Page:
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Effects of hemi-joint culture on biomechanical and biochemical properties of articular cartilage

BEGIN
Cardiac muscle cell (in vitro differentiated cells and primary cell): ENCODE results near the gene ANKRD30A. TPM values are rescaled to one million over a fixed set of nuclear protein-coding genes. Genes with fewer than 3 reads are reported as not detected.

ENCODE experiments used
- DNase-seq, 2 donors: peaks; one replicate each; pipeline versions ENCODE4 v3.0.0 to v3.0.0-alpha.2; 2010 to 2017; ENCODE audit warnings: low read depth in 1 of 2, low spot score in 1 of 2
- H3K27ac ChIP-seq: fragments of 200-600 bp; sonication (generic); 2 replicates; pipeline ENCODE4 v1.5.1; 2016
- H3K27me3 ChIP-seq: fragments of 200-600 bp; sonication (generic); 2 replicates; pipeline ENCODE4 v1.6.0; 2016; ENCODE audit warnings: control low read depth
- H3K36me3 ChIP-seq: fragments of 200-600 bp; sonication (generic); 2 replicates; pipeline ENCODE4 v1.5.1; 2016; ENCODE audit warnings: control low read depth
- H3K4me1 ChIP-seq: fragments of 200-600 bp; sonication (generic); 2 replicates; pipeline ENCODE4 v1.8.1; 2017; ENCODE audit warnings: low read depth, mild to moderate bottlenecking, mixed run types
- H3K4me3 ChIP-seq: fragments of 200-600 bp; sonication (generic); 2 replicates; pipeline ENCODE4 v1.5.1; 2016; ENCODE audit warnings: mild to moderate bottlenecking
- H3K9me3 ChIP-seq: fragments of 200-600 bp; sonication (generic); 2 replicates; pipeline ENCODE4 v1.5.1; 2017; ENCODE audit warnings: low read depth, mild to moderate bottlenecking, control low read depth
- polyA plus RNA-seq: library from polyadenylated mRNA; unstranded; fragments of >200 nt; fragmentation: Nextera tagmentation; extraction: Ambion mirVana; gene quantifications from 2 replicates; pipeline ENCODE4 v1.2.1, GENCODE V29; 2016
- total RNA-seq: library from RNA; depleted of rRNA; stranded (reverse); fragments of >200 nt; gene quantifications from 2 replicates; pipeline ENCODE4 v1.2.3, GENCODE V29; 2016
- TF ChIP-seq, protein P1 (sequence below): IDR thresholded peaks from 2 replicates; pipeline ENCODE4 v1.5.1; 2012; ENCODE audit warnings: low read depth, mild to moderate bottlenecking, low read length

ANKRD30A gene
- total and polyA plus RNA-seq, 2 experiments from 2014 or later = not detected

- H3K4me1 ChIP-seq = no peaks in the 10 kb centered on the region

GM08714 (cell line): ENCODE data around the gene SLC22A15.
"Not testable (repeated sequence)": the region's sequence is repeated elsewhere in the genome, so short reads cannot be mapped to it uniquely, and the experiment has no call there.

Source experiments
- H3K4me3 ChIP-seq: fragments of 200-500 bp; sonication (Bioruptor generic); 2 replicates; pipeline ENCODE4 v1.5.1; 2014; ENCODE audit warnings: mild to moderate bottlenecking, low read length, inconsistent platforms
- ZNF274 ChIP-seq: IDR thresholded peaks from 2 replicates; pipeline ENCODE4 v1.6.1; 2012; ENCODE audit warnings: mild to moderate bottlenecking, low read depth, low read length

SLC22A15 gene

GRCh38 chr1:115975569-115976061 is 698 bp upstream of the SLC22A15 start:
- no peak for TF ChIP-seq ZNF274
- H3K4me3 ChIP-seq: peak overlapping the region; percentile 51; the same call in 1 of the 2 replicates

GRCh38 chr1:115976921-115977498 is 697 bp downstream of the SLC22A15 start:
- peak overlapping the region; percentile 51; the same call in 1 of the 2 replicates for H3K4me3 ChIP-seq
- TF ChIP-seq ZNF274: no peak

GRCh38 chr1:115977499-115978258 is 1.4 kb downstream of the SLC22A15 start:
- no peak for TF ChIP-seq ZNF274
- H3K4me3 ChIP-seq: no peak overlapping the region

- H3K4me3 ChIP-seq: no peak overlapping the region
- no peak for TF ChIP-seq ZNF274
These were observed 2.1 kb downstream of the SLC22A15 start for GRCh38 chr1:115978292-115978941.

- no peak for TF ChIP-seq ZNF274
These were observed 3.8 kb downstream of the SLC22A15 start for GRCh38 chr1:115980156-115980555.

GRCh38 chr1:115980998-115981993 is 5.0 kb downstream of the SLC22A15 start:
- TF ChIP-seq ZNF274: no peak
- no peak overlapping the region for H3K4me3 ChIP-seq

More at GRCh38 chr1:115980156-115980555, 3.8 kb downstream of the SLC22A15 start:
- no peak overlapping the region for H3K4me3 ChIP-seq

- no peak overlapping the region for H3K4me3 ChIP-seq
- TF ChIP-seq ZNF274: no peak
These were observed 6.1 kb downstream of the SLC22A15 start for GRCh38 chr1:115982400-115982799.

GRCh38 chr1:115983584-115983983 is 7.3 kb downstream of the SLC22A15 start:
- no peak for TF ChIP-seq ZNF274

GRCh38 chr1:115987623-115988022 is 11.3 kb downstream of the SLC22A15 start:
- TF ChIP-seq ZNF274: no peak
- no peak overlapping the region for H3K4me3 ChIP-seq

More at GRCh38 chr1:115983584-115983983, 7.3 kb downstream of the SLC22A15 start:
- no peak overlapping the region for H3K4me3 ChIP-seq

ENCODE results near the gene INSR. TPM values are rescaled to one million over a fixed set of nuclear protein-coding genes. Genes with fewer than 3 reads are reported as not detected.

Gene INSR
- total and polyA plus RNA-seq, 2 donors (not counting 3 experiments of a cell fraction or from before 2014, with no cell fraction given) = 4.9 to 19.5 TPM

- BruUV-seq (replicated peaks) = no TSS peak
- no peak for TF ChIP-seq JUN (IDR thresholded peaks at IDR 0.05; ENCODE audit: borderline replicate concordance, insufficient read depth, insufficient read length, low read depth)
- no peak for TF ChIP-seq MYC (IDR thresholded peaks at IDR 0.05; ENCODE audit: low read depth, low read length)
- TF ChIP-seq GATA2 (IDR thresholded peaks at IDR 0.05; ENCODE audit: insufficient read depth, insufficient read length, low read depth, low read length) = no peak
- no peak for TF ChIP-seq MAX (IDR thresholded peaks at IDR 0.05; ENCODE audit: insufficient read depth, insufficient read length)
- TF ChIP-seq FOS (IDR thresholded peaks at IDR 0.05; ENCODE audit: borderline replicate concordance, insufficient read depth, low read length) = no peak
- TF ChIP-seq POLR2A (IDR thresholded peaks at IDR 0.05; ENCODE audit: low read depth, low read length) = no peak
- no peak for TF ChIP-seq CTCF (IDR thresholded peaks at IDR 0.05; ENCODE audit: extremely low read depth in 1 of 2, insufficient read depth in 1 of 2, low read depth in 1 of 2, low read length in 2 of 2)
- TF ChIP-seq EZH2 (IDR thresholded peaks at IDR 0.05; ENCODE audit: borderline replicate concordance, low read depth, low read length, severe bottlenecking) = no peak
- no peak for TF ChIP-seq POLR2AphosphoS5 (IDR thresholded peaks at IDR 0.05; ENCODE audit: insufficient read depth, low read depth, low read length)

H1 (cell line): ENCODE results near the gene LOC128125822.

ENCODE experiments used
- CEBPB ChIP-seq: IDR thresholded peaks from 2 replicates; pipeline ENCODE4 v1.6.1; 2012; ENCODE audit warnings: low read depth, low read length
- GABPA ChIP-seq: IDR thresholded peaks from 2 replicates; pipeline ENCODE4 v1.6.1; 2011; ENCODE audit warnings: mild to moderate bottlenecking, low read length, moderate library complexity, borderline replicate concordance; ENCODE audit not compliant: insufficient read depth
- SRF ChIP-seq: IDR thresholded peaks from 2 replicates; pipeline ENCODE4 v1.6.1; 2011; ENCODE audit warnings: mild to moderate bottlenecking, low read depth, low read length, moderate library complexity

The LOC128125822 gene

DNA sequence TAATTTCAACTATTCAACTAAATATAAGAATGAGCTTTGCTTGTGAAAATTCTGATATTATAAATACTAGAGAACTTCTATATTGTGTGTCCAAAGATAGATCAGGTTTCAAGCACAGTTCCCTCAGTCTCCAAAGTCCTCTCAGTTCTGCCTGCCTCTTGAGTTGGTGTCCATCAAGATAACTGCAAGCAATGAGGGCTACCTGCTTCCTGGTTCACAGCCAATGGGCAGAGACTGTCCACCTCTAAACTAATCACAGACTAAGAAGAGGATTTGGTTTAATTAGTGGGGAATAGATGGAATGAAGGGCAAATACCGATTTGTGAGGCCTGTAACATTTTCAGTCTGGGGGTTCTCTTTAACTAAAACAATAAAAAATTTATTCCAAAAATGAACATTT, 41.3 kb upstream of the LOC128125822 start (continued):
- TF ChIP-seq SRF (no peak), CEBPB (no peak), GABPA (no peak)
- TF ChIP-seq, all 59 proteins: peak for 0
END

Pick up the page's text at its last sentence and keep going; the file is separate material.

Few studies have examined the response of whole or hemi joints to culture in a configuration where the cartilage tissue is retained on its natural bone support. Such a configuration may minimize the drawbacks of conventional explant culture, including chondrocyte death at cut surfaces and disruptions to the cells' microenvironment. Maintaining the biological and biomechanical properties of articular cartilage in a hemi-joint culture system would be beneficial for basic science studies on cartilage metabolism as well as storage applications for therapeutic allografts. The distal humerus of the elbow joint was harvested bilaterally from adult goat forelimbs and incubated in a static vessel in medium supplemented with 10% FBS for twelve days at 37⁰C. The chondrocytes from freshly explanted and cultured samples were largely viable in the full-thickness vertical profile (>85%) and in the superficial en face profile (>90%). The articular cartilage structural properties of thickness and stiffness, as well as the biochemical properties of collagen and DNA content were maintained with culture. The Glycosaminoglycan (GAG) content within the tissue decreased 36% in comparison to the freshly explanted samples. However, overall GAG in the culture system, determined as the sum of that remaining in the cartilage and released into the medium, increased 5%. Multiple regression analysis showed stiffness to be inversely correlated with cartilage thickness as well as positively correlated with GAG content. These results suggest that large joint segments consisting of articular cartilage on its natural bone support can be maintained at high viability during prolonged culture. Such culture methods may be useful for maintaining allografts with improved efficacy due to better maintenance of cell viability

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